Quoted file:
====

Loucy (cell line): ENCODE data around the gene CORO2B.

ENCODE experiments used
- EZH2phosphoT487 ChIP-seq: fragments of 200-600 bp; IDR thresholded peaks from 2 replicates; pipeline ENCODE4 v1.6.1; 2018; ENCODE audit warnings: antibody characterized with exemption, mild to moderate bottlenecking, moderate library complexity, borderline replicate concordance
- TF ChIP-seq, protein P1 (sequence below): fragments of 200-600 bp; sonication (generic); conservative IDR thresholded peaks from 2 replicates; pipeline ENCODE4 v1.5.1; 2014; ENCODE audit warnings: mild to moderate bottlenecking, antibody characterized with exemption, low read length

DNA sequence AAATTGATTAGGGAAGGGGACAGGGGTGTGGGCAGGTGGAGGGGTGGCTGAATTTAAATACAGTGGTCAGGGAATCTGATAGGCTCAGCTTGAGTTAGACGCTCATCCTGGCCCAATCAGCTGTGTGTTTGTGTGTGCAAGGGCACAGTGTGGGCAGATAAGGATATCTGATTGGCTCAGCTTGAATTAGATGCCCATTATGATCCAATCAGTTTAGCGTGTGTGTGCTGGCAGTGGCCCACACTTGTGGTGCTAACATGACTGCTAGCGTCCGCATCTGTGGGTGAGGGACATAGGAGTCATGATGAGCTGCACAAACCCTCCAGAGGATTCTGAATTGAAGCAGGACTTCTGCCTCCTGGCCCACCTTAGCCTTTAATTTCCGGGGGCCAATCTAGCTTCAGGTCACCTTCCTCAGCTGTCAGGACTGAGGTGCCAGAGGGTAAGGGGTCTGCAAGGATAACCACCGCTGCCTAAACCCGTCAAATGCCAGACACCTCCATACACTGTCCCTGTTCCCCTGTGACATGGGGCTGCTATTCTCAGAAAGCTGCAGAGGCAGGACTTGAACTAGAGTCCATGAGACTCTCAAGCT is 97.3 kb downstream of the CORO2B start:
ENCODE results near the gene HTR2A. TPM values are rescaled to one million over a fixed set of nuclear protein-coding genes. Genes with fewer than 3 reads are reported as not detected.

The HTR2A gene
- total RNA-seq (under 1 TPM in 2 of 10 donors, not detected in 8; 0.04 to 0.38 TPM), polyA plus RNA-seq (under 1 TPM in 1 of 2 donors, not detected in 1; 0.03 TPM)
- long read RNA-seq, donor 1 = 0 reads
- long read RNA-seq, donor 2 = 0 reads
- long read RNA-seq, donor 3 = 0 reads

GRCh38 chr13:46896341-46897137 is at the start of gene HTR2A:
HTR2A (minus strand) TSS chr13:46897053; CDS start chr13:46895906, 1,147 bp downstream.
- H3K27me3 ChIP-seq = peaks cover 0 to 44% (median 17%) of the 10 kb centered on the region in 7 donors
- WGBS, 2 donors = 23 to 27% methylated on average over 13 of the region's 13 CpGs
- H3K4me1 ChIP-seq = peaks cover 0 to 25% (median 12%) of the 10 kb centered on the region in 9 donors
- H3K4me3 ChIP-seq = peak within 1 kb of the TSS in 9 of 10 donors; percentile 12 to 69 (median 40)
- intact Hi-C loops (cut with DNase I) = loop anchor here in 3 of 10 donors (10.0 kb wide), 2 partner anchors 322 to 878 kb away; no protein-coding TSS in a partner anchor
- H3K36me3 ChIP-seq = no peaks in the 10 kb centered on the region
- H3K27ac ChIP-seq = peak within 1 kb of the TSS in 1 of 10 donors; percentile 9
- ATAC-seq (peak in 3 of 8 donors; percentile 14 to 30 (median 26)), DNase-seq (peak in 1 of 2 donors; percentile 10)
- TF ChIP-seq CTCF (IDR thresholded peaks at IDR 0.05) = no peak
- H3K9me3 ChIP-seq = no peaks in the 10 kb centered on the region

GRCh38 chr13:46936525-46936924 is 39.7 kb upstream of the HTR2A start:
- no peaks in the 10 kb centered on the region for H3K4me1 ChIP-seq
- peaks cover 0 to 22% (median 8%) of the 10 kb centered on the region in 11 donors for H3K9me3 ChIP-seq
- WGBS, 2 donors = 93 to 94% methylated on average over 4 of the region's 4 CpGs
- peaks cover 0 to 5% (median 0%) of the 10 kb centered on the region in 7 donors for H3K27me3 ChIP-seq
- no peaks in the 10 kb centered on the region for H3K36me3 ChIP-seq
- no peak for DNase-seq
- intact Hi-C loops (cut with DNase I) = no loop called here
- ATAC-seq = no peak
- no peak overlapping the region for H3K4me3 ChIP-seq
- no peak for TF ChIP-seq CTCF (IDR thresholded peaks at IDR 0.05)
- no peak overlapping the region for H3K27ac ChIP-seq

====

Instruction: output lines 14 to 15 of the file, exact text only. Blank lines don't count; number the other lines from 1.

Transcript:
- H3K27me3 ChIP-seq = peaks cover 0 to 44% (median 17%) of the 10 kb centered on the region in 7 donors
- WGBS, 2 donors = 23 to 27% methylated on average over 13 of the region's 13 CpGs